Even 30 years later there's still a fascination with the RAF and still this swirl of controversy because they began with such idealistic views. What do you think makes the RAF so intriguing for people even today?

A scene from the upcoming film, Der Baader-Meinhof Komplex
Der Baader-Meinhof Komplex film is as close to reality as possible, Aust saidImage: picture-alliance/ dpa

I think it was the biggest crisis that post-war Germany had had. It was an attack on the state, on the government, on the authorities of the government and on the representatives of the government. They killed important people. It was really a threat to the stability of this country, and actually it was the only threat after the war that this country ever had from the inside.

When you think about the German autumn in '77, which was 31 years ago, it was really a state of crisis we were in. In the collective memory of the Germans it's a little bit like September 11 for the United States.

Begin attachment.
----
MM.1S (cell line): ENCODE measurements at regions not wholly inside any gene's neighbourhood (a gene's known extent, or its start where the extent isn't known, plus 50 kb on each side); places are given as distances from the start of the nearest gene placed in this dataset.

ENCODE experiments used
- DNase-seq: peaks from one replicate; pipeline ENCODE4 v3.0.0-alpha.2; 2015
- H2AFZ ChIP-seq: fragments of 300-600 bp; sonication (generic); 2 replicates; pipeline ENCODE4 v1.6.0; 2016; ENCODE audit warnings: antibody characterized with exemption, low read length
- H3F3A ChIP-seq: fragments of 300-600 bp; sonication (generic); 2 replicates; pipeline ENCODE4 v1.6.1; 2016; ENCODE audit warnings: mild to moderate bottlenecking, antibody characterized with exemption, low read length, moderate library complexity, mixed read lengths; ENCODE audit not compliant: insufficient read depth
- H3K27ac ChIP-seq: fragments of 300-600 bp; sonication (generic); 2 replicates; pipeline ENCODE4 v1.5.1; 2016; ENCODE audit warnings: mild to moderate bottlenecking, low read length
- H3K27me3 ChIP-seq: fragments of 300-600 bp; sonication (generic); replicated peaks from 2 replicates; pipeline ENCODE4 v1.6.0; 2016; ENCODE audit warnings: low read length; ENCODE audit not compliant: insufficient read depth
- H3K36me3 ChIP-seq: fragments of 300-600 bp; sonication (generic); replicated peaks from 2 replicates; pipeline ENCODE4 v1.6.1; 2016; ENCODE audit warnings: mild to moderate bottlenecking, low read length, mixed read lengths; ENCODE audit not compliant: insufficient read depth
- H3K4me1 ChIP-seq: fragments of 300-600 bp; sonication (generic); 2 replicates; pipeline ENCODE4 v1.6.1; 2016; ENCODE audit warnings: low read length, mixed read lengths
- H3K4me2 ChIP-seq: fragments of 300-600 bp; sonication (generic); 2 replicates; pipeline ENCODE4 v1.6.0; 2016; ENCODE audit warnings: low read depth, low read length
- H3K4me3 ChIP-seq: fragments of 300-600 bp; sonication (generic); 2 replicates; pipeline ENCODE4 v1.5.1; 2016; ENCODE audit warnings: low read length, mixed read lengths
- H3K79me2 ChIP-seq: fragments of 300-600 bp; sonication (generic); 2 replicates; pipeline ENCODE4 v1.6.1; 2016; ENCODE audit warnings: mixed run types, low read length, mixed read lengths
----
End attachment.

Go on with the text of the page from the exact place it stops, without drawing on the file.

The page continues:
What do you think the majority opinion about the RAF is right now? That they were terrorists or some kind of revolutionary heroes?

I think it's both. We tried in this film to show what they really were. They were a group of people from a certain age, from a certain society, for a certain decade -- the decade of revolution all over the world -- and they felt themselves being revolutionary. In the end it was a group of people killing other people and in the end killing themselves. So I think most people see them more as terrorists than as revolutionary heroes, which sometimes happened in the '70s.

Is that the message that you want people watching the film to come away with?

Yes, to take the group down to earth. To make them human and to show what they really did. Because terrorism is terror, and people sometimes forget that.